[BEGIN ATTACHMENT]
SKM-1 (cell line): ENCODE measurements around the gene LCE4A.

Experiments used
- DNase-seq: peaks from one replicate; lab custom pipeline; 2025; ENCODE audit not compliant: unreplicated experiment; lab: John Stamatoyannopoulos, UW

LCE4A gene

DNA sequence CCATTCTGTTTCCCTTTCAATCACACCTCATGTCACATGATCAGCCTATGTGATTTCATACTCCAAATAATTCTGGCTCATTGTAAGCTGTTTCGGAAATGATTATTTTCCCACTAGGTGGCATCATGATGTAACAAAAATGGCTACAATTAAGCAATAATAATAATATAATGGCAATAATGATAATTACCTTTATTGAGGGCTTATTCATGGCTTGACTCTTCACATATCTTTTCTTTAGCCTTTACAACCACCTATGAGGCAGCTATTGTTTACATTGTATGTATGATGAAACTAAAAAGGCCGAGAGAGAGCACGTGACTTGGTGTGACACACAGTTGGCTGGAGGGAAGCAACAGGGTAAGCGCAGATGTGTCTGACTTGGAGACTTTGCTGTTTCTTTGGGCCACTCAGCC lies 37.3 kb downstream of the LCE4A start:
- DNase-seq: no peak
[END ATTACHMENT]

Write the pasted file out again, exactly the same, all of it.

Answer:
SKM-1 (cell line): ENCODE measurements around the gene LCE4A.

Experiments used
- DNase-seq: peaks from one replicate; lab custom pipeline; 2025; ENCODE audit not compliant: unreplicated experiment; lab: John Stamatoyannopoulos, UW

LCE4A gene

DNA sequence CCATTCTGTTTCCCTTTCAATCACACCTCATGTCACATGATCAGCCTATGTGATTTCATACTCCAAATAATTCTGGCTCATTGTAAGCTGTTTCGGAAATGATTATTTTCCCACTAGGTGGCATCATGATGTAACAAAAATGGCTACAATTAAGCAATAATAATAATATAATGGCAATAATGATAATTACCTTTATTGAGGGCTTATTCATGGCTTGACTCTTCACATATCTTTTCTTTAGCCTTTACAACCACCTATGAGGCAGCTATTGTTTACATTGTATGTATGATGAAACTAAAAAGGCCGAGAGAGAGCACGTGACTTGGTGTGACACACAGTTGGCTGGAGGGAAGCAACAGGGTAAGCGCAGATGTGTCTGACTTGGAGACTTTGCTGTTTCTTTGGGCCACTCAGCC lies 37.3 kb downstream of the LCE4A start:
- DNase-seq: no peak